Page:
Mitchell Cr.
Murphy Bay
Maclean Cl.

For more local news, click here!

9:22 am – Red Deer County and the Town of Penhold have partnered to create an Intermunicipal Development Plan. This document will provide the Town and County with a comprehensive long range land use plan that will assist in future development within the boundaries identified by the two municipalities. Read More.

9:05 am – Red Deer County is hosting another Ag Market Development Public Info Gathering Session at Fensala Hall from 7 – 9 pm tonight. Read More.

8:59 am – High School students from both the Red Deer Public School District and Red Deer Catholic Regional School Division will be taking part in a big Drama Festival over the next few days. The Zone 4 West High School Drama Festival is being hosted by Hunting Hills High School from Thursday, April 27th – Saturday, April 29th.  Over 20 plays from Central Alberta schools – most of them student directed – celebrate the performing arts by sharing their work in festival. Two plays will be selected to represent the Zone at the Provincial High School Festival in May at RDC. Plays start at 6:00 pm on April 27 and 28; Noon on April 29. Admission is $5 at the door.

For more local news, click here!

8:40 am – Grade 7 Boys singles and doubles will be playing in the City finals at St. Francis of Assisi Middle School from 4 – 8 pm today!

8:32 am – Students at Red Deer’s Fairview Elementary School will learn today how much money they’ve raised by selling raffle tickets this month for the Red Deer Health Foundation’s NICU and Pediatrics Unit!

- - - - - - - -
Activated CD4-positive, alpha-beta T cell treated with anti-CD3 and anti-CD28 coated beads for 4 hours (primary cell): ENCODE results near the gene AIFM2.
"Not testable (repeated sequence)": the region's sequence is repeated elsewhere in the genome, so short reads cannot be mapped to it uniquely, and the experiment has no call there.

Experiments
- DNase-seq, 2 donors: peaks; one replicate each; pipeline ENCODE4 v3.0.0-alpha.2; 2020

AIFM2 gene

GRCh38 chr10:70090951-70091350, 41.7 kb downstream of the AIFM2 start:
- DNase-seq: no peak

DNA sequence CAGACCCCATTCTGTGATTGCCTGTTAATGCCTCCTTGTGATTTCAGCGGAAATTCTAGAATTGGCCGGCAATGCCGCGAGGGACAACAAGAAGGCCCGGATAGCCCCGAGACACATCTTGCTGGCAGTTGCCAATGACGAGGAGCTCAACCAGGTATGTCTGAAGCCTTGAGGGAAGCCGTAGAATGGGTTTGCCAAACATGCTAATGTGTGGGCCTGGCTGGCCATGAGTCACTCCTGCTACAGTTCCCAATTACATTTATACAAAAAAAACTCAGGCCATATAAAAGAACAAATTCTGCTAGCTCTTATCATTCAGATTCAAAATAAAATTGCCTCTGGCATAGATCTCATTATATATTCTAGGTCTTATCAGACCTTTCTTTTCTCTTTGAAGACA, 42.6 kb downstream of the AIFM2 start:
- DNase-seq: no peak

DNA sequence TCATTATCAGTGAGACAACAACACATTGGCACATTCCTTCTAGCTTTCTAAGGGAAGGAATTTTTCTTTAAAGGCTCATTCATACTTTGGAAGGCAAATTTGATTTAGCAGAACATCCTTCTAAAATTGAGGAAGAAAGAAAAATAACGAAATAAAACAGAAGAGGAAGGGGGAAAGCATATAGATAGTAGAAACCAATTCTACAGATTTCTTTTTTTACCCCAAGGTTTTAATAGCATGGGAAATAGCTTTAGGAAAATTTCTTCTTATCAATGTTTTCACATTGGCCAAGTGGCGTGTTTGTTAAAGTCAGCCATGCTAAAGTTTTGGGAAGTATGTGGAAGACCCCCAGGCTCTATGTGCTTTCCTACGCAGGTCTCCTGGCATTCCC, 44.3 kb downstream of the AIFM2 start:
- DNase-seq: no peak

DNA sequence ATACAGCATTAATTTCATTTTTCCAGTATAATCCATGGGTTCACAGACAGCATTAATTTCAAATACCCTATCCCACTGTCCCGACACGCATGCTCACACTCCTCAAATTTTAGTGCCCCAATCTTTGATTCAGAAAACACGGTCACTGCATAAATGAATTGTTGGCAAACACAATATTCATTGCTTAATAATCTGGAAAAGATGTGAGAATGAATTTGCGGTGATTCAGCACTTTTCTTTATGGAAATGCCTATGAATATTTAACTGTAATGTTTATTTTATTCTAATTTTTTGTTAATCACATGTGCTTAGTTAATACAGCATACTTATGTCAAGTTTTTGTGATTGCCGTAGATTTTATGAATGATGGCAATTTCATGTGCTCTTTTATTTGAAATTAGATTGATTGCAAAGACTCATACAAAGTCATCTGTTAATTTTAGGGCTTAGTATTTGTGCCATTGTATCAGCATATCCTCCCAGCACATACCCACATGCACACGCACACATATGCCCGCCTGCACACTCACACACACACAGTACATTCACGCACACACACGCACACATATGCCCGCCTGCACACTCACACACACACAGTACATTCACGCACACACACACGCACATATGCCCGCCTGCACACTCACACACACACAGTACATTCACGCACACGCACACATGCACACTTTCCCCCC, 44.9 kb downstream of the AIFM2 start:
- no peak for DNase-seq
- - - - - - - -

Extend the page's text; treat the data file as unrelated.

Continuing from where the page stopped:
8:22 am – A Regional Skills Competition is taking place throughout the day at Red Deer’s École Secondaire Notre Dame High School today. The Career and Technology Studies competitions will include baking, electrical installations, hairstyling and welding.

For more local news, click here!

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Media

Trudeau’s Online News Act has crushed hundreds of local Canadian news outlets: study

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From LifeSiteNews

By Clare Marie Merkowsky

Trudeau’s Online News Act, framed as a way to support local media, has hurt small media outlets while giving massive payouts to legacy media, a study has found.

According to a new study, Prime Minister Justin Trudeau’s Online News Act has successfully crushed local media outlets while mainstream media has remained relatively unaffected.